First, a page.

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What degree should I do next year?

  1. Dec 4, 2012 #1
    I am in my final year of high school, I am doing chemistry, physics, advanced maths and English (physics and maths are by far my favorite subjects), doing very well in all my subjects so I think I can get accepted in any degree I want.
    I did some research and looked into university degrees and they are engineering, science, commerce and medicine. I am not interested in commerce at all but I am interested in the remaining 3 fields.
    What kind of jobs are available if I do BSc and major in physics and mathematics (I can do 2 majors if I do the degree full time).
    I am also thinking about doing medicine as graduate entry but is that a good idea, is it possible for a doctor to work with medical machines? I am very interested in modern medical machines that involve a lot of physics and engineering like robots, lasers, diagnoses and scanning technologies etc... but is that the job of a bio-medical engineer?
     
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  3. Dec 4, 2012 #2

    Choppy

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    Have you thought at all about medical physics?

    About 80% of us work in radiation oncology - treating cancer with radiation, while the rest are involved in diagnostic imaging, MRI, nuclear medicine and health physics. See for example:
    http://www.aapm.org/medical_physicist/default.asp

    The typical path to get into medical physics is to do an undergraduate degree in physics, complete an accredited graduate medical physics program, then do a residency. It's a very competative field, but very rewarding on many levels.
     
  4. Dec 4, 2012 #3
    My biggest suggestion is to not limit yourself. I went to the Colorado School of Mines for chemical engineering, and wound up enjoying the intro to Geology class, and now over a decade later I have a PhD in Geophysics and love what I do. Before Uni, I had no idea what Geophysics even was.

    Having said that, working on medical instrumentation sounds like a bucket of fun. I get to do a similar thing using geophysical instrumentation to probe Earth, and it is a very rewarding field.

    Where were you thinking of attending?
     
  5. Dec 4, 2012 #4
    My parents always wanted me to do medicine so I thought I can get into the medical physics field through medicine. I live in Sydney and the University of Sydney offers this degree http://sydney.edu.au/courses/Bachelor-of-Science-Advanced-and-Bachelor-of-Medicine-and-Bachelor-of-Surgery [Broken] so I thought it would be a perfect way to get into medical physics but many people told me that doctors cannot work in medical physics, they use the medical instruments that medical engineers and physicists make, another thing is that it's a 7 year degree + 5 years specialization so I would be 30 by the time I start working as a specialized doctor so I don't know... maybe I can work through the BSc degree that I acquire in the first 3 years but what kind of jobs are available to a person with only a bachelor in physics?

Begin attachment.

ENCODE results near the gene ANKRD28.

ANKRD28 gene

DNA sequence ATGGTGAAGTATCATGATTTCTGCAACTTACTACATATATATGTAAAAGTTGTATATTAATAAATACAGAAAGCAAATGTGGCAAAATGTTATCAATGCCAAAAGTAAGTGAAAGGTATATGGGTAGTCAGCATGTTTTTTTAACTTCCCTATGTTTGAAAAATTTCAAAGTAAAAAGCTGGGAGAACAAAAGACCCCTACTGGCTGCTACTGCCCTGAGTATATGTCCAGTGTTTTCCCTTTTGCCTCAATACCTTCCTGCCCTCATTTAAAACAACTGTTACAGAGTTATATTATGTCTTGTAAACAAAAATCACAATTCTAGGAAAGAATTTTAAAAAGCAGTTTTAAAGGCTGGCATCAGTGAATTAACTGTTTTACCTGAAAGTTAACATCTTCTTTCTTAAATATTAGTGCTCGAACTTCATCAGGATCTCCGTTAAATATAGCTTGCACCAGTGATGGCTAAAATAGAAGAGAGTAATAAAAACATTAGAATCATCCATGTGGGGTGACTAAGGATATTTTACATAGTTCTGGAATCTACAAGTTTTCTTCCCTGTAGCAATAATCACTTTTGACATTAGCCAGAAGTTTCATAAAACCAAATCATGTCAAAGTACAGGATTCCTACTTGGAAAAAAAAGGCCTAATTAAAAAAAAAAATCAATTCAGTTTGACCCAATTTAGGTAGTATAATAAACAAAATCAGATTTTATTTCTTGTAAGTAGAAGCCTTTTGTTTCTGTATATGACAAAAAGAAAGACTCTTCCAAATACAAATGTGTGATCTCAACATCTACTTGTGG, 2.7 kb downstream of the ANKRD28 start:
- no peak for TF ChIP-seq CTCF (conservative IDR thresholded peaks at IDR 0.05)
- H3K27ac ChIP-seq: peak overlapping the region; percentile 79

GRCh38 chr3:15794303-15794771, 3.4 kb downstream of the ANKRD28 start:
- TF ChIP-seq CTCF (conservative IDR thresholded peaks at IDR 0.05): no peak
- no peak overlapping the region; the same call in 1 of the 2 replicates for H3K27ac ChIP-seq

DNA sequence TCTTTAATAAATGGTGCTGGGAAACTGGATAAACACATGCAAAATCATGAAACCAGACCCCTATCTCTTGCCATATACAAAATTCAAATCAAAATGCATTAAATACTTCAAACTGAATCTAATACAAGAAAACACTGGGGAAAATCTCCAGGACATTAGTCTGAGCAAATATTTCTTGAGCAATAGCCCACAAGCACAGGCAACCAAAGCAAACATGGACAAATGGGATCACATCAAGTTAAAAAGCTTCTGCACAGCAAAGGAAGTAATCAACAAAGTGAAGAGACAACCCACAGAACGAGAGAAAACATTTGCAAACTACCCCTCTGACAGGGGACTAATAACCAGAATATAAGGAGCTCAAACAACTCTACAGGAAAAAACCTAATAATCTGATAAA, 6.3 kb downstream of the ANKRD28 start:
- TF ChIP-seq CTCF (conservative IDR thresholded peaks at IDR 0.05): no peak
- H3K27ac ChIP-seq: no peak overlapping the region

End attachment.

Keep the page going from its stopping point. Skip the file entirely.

I really like physics, my uncle did his PhD in nuclear physics at the uni of Chicago about 15 years ago and now he is a lecturer, the rest of my family did medicine and that's what my parents want me to do but I thought I can satisfy both sides, myself by doing physics and my family by doing medicine through this degree.
    Now the question is, is the degree in the link above a good idea? I think it will help me both expand my knowledge by not limiting myself to only one field, explore other interests (as you said Choagos, at the moment it's hard to identify what my interests are) and this degree allows me to have early access to a decent job while I am studying medicine.
    Thank you a lot for the replies :)
     
    Last edited by a moderator: May 6, 2017
  6. Dec 4, 2012 #5
    That looks like an interesting degree, but it doesn't sound like that's what you're looking for.

    If you want to work with and design medical equipment, you really don't need a degree in medicine. My wife designs medical equipment and has a Bachelors in mechanical and electrical engineering. Now, she just takes the design requirements from the medical researchers and implements them, which is probably a little less medically involved than you might like. I think the best would be an engineer/physicist who can design the equipment, who also has a medical background, but I'm not sure what the best way of going about that would be--perhaps an undergraduate degree in engineering or physics, with a graduate degree in medicine of some sort. I had a friend in Christchurch apply her geophysics degree to studying surface waves on breasts to determine the efficacy of the approach for finding breast cancer (yeah, she watched breasts jiggle for her masters degree). She didn't have a medical background before that, but her masters is in some medical field. Perhaps a similar path might work for you?
     
  7. Dec 5, 2012 #6
    I am very interested in this degree so I will look into the possibility that I can be the person who designs the medical equipment (medical researcher through the medicine degree) and instead of giving the design requirements to physycists to implements them I can implement them myself by doing medical physics with the physics degree. This means I need two post graduate qualifications in both physics and medicine so I don't know how possible that is but it seems interesting.
    Is this degree available at any other universities? Here in Australia it is available at almost all universities BUT not as a single degree, you have to do an undergraduate degree then do a test to get accepted into graduate medicine whereas with this degree you don't have to do any tests, it's guaranteed entry into graduate medicine.
     
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